By Natela Cutter DLIFLC Public Affairs   GRAFENWOEHR, Germany – The Defense Language Institute Foreign Language Center, headquartered in Monterey, California, opened a new language training facility at the Combined Arms Training Center, or CATC, in Vilseck, Germany on April 7. The official name of the DLIFLC center is the Combined Language Arms Training Center. The addition of foreign language training at this site will augment the current 67 courses taught at CATC and will provide military and civilian linguists throughout the U.S. European and U.S. Africa Command the opportunity to receive foreign language training closer to their home duty stations. “The leadership understands there is a need for growth in our language professionals. They also understand that in this region the best way to develop partnerships is through cultural and language understanding,” said Col. Keith M. Logeman, DLIFLC assistant commandant, referring to talks he conducted with USEUCOM and USAFRICOM leaders. “This effort was a true definition of teamwork,” said Lt. Col. Jeffery Hollamon, the CATC director. “It took less than a year to put this entire project together. CATC coordinates and provides individual training and professional education for U.S. Army Europe Soldiers, Department of Army and host nation civilians, as well as multinational partners with readiness training before deployment. Though several sites throughout Europe had been considered for the language training needs, CATC had ideal conditions for student attendance, including dormitories and dining facilities. One of the big advantages of the Vilseck location is that the entire facility is already dedicated to military training activities for civilians, Soldiers and multinational students. With more than 17,000 individuals trained at...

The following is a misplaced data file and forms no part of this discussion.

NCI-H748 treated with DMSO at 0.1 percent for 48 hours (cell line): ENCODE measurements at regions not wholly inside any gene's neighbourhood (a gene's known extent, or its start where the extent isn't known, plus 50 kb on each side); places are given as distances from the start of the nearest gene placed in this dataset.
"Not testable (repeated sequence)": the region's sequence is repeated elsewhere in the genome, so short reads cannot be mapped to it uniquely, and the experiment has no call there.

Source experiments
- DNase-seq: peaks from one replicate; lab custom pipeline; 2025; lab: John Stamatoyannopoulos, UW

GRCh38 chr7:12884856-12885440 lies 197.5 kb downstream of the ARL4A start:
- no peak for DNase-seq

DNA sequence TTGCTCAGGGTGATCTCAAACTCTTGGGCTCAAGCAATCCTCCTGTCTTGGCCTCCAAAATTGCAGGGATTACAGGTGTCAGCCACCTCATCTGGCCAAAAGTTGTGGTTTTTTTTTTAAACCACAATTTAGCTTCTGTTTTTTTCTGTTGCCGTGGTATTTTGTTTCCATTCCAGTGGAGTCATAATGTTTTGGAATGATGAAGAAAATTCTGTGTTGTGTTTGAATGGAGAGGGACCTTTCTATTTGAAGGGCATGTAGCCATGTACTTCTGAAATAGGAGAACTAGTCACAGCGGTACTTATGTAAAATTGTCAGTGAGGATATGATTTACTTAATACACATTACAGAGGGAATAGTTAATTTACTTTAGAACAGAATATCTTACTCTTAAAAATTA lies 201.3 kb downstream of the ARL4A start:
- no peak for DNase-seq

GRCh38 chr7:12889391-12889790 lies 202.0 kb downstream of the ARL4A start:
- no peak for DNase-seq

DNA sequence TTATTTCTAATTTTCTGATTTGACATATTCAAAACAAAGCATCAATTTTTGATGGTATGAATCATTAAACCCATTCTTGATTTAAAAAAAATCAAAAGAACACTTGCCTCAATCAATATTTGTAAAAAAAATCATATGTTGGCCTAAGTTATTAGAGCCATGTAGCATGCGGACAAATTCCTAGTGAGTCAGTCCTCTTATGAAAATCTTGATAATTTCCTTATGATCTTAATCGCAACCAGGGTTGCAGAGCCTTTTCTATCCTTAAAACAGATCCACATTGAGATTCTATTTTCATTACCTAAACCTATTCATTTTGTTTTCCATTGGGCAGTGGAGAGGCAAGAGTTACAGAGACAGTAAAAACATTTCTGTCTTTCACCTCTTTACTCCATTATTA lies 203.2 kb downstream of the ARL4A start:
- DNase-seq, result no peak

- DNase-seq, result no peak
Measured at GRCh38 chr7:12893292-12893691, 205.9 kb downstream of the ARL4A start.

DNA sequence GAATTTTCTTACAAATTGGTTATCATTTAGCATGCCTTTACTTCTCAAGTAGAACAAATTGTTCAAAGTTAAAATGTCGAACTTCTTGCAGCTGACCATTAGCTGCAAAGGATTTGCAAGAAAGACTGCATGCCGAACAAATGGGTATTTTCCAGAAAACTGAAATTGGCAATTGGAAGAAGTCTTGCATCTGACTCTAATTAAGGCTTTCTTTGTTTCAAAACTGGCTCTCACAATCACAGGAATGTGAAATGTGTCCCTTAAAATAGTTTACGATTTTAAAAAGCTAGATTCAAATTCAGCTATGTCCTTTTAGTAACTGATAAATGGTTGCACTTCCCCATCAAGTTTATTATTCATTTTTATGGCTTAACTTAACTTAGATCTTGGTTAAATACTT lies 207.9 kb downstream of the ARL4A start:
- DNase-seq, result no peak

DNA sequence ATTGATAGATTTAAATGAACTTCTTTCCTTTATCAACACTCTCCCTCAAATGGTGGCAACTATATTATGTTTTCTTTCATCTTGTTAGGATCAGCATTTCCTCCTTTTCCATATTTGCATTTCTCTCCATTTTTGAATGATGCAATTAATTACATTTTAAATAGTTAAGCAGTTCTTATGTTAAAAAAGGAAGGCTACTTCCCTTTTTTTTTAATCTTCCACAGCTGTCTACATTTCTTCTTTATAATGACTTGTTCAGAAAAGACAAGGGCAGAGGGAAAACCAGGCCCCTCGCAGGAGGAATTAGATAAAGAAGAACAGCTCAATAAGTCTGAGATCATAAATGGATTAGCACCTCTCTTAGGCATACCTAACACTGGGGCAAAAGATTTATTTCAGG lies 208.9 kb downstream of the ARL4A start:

Tagalog teacher favors DLIFLC after meeting linguists

Tagalog teacher favors DLIFLC after meeting linguists

By Patrick Bray DLIFLC Public Affairs   MONTEREY, Calif. – It is an unseasonably hot day in April on the Presidio of Monterey, California, and Marites Castro’s students are jumping off desks. The Tagalog language teacher does not discourage them. She shouts praises and encourages them to keep going. “Last year we did a bamboo traditional Singkil dance originating from the Lanao provinces located in Mindanao, southern Philippines, but this year we will do the bench dance. It will be very good. You’ll see,” said Castro, who teaches the most common language of the Philippines. About a month away is Language Day, the Defense Language Institute Foreign Language Center’s annual open house and showcase for multiple languages and cultures from around the world. Students practice in their spare time a dance or custom from the culture they are studying to present on Language Day. “These students are new, but on Language Day they’ll be ready,” said Castro. Castro, who is from Manila’s metropolitan area, loves teaching so much that she left her home and her close-knit family in the Philippines for the U.S. so that she could teach Tagalog. “My parents were very into education. They valued it and no matter how simple life was, they wanted us to get to college,” said Castro, who has a Bachelor of Arts from the University of Santo Tomas and a law degree. She was working on her thesis for a Master of Arts in Special Education at the University of the Philippines prior to coming to the U.S. “It is a value in the Philippines that you help one another,” Castro...